In this blog, Programme and Development Officer Nicole Kempis discusses the increasingly prominent role of “Just Transitions” in international climate negotiations and our work at Climate Strategies.
Last year at COP27, Parties decided to establish a new Work Programme on Just Transitions (JTWP) to support the Paris Agreement. The JTWP provides a crucial opportunity to advance Paris Agreement goals by centering a broad and inclusive approach to Just Transitions in UNFCCC (United Nations Framework Convention on Climate Change) processes.
Just Transitions help to maximize co-benefits from climate action, navigate trade-offs, reduce inequality, and boost economic development.
Our research shows that a cross-cutting approach to Just Transitions is needed to support ambitious and equitable action. A cross-cutting approach is one that supports a multi-sector strategy, goes beyond mitigation to incorporate adaptation, enables multi-stakeholder participation, welcomes multiple approaches and pathways, and prioritises the needs of the most vulnerable.
Read more about our recommendations for an ambitious and effective JTWP here.
Parties met at COP28 to develop a draft decision on the JTWP. These negotiations commenced with a sense of excitement and optimism, marked by high interest in the negotiations amongst civil society and the media. On one occasion, there was so much interest from observers that negotiations had to be moved to the main plenary room. Throughout negotiations, Parties emphasized the importance of having observers in the room and hearing inputs from youth, Indigenous Peoples, women, and NGO constituency perspectives to maintain a pluralistic process.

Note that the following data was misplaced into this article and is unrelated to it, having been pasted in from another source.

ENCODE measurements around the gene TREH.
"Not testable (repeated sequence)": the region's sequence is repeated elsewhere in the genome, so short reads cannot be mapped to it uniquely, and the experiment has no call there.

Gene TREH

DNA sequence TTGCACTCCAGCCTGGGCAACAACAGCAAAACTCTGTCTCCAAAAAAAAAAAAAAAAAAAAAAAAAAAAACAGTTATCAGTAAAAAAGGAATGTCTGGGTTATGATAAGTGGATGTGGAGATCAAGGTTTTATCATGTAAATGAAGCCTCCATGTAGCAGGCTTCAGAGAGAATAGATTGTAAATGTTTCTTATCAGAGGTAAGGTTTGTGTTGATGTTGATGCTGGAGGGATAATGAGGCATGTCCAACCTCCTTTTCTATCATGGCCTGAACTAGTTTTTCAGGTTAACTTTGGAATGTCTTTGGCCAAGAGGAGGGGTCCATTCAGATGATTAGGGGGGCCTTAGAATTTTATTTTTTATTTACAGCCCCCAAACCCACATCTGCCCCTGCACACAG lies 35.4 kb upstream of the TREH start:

During the second week, divisions emerged regarding the JTWP’s scope and objectives. Developing countries (led by South Africa on behalf of the G77 and China) pushed for tangible outcomes and implementation support—as well as strong language on CBDR (Common But Differentiated Responsibilities), international cooperation, and sustainable development. Some Parties argued that these elements diluted the concept of Just Transitions and detracted from ambition.
There was general agreement that Just Transitions should be embedded into future NDCs (Nationally Determined Contributions) and that participation would be key to the JTWP. Some Parties expressed concerns regarding ‘unilateral coercive measures,’ and emphasized the importance of country-specific approaches to Just Transition pathways.
COP28 Formal Opening. Credit: UN Climate Change.
The final text includes some key points for developing countries, including preambular language related to means of implementation, and objectives related to sustainable development and international cooperation.
However, the JTWP’s activities, as described in the text, are limited to dialogues and reports. These activities could support efforts to centralise international work on Just Transitions within the UNFCCC but fall short of making clear commitments to enable the implementation of Just Transitions at the local level or extend beyond conversation.
The text includes potential for participation, specifically, an invitation to observers to submit their views on key topics for dialogues by February. However, the text does not guarantee that observers or others can attend these dialogues, contradicting the participatory spirit of Just Transitions and failing to recognize the significant work done by NGOs, trade unions, youth, women and researchers on Just Transitions.
Our COP28 side-event on Just Transitions. Watch the recording here.
Climate Strategies will continue to engage with the JTWP by submitting a recommendation for potential dialogue topics early next year. We will facilitate webinars and small group discussions on JTWP outcomes to synergise with the work of other observers and stakeholders.
Our ongoing research is generating new evidence for ambitious and cross-cutting Just Transitions, particularly in the field of just resilience. We are committed to supporting the creation of sustainable, in-country networks working on just transition planning and implementation through research and policy dialogues.